Reign Over Me

When the Twin Towers went down in 2001, Charlie Fineman lost everything important in his life. Five years have passed since Charlie’s wife and daughters died, and now the once-successful and sociable man has become a withdrawn shadow of his former self. He does not discuss his loss, causing his in-laws to worry for his sanity, believing that he has struck the tragedy from his mind.

When fate brings Charlie and his former college roommate Alan Johnson together once again on a Manhattan street corner, Alan is shocked to see just how far his old friend has fallen. Charlie’s hair is long and he wears a headset constantly to let music drown out any mentions of his wife and children.

Though on the surface it would appear that Alan, a successful dentist, has it all, the pressures of a family and career have been weighing heavily on him. At a pivotal moment when Charlie and Alan both need a trusted friend, the restorative power of a rekindled friendship provides a lifeline needed to move forward.

Alan endeavors to bring Charlie out of his shell by convincing him to see a therapist. Charlie is barely communicative, however, ending every session after only a couple of minutes. His therapist says he needs to tell the story about his family to someone eventually. Charlie soon tells Alan his tragic story, but afterwards tries to commit suicide by cop and ends up in a psych ward.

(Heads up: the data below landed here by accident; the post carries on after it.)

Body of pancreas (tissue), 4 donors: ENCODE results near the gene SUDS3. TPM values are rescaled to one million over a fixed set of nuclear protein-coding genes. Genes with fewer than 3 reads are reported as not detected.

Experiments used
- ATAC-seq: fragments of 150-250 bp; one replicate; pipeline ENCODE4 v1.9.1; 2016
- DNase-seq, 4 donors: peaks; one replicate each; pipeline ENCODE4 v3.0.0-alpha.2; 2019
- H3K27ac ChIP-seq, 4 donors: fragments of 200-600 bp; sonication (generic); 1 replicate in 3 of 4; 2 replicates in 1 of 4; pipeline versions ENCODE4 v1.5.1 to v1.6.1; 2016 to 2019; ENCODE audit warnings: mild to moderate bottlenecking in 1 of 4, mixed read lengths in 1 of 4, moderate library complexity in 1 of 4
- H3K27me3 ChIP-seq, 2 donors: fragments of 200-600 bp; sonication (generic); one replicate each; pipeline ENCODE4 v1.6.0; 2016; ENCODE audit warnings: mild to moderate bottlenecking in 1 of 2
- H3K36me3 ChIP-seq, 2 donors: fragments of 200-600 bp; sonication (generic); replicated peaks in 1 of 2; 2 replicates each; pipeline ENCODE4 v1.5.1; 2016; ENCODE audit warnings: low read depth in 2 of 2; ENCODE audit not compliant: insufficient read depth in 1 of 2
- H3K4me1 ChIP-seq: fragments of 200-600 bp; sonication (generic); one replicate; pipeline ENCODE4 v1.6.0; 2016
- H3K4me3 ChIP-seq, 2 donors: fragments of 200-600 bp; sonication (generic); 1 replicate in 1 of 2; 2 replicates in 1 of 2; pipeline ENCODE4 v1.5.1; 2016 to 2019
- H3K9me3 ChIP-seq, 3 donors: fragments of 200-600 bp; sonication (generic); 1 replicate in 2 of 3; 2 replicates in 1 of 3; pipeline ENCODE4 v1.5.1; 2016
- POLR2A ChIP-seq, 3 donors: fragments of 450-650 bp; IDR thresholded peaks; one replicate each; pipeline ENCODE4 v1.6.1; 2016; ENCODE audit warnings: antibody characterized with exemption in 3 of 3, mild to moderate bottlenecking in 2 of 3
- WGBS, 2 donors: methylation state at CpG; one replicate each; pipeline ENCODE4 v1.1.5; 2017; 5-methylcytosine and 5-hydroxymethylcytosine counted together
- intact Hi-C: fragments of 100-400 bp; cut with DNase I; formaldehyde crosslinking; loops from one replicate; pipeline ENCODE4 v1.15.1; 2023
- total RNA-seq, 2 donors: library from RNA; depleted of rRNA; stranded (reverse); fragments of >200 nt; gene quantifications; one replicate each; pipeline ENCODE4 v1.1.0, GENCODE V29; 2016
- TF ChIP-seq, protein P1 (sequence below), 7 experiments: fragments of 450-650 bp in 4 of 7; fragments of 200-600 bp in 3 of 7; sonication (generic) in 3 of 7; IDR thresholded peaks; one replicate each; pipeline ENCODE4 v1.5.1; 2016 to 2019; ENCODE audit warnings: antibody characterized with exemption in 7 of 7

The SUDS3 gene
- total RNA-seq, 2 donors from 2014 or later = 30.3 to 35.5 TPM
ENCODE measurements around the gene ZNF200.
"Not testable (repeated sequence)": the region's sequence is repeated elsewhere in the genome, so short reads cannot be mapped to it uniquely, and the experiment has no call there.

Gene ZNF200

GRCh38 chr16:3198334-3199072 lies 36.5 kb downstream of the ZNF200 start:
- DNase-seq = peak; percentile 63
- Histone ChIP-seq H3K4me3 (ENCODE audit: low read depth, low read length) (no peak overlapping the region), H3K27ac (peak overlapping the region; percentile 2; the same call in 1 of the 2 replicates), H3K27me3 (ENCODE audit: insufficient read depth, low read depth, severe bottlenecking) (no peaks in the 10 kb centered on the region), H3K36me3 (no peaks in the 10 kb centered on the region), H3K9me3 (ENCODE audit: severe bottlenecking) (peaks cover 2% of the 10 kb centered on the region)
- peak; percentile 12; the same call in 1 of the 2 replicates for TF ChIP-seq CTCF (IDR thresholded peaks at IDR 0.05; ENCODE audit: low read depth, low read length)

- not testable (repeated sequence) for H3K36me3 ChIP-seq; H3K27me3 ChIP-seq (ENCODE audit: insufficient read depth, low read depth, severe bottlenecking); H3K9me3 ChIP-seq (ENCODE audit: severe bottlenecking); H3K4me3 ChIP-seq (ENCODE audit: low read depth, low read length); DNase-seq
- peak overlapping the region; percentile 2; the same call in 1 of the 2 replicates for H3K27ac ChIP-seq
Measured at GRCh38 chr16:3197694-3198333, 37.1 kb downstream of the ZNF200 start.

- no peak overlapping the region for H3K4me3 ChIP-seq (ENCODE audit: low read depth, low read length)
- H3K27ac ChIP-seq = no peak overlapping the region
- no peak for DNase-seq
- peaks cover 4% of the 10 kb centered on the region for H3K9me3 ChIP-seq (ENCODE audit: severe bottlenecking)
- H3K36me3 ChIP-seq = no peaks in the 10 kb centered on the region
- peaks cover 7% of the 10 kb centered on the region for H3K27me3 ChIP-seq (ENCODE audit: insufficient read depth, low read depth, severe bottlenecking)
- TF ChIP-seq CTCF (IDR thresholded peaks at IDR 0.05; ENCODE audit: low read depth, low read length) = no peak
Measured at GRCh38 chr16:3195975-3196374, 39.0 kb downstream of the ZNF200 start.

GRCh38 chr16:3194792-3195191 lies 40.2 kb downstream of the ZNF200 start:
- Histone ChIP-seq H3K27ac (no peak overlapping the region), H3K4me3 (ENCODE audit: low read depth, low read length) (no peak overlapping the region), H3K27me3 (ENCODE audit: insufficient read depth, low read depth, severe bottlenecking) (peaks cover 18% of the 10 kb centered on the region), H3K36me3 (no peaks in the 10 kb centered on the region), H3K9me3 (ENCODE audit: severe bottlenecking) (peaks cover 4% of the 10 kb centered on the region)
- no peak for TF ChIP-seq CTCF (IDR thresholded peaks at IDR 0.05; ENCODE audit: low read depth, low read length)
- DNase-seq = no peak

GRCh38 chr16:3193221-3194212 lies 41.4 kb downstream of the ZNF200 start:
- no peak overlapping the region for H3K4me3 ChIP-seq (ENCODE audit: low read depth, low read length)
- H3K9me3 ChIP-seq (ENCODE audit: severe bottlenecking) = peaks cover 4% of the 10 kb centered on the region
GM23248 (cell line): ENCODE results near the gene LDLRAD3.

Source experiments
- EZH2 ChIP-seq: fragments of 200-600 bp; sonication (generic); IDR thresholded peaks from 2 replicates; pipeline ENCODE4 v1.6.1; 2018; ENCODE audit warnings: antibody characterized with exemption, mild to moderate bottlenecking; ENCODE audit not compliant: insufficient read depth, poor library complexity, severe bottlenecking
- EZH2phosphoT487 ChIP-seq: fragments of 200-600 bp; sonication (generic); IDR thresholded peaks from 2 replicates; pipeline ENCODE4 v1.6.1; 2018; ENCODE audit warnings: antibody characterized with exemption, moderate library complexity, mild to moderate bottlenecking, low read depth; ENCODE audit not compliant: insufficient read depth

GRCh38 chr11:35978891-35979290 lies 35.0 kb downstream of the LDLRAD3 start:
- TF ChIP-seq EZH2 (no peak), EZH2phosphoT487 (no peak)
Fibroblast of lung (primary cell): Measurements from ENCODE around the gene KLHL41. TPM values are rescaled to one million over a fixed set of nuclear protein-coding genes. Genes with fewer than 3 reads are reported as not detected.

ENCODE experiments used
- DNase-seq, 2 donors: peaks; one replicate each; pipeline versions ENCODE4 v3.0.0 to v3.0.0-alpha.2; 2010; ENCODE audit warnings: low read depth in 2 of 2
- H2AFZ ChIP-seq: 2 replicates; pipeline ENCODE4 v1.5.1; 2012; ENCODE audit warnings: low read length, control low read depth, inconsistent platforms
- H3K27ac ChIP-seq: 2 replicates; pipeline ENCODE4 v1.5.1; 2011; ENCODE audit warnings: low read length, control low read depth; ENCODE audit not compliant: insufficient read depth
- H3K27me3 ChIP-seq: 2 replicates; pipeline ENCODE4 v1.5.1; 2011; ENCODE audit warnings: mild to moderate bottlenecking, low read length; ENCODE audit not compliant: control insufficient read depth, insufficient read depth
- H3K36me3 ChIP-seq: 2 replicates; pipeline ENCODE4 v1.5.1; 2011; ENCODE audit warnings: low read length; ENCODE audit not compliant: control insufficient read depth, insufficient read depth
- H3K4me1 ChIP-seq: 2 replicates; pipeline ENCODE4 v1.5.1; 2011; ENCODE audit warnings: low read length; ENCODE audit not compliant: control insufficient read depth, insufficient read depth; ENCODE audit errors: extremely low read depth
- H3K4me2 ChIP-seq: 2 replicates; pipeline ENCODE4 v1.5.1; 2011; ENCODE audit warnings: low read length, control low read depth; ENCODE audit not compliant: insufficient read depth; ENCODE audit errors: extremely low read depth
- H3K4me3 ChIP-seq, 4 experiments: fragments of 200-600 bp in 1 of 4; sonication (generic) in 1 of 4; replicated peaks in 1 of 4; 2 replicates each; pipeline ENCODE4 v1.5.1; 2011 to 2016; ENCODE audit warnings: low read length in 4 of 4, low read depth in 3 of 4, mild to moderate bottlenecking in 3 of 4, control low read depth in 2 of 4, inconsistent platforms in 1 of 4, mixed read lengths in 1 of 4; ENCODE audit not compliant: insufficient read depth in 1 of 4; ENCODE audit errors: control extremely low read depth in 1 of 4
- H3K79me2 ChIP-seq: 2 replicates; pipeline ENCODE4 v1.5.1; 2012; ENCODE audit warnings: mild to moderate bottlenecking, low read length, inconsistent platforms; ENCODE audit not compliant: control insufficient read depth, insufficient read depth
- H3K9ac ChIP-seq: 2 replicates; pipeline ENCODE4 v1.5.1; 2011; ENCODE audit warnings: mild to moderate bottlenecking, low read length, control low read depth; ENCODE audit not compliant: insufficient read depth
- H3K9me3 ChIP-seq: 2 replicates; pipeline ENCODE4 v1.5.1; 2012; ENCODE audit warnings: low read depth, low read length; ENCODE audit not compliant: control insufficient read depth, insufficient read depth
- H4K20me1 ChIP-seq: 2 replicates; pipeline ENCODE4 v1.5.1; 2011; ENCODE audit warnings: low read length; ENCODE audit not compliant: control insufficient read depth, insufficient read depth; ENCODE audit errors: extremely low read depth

Legal proceedings commence, and Judge David Raines (Donald Sutherland) must determine whether to commit Charlie to psychiatric care against his will. The judge leaves the decision to Charlie’s in-laws, asking them to think of what their daughter would want for Charlie. He approaches his in-laws in the lobby of the courthouse, stating that he does not carry pictures nor discuss his family because he sees them every day, in the faces of people walking down the street. They decide that he should not be committed; instead, Charlie moves to a new apartment, leaving behind the painful memories associated with his former home. At the end of the film, Alan visits Charlie for the day and his wife calls and tells him “I love you and just want you to come home.” The apartment’s doorman brings out Charlie’s scooter, and tells Alan not to leave stuff lying around. Alan tells the doorman to take it back upstairs, but the doorman does not respond. Not knowing what to do, Alan decides to ride home on the scooter.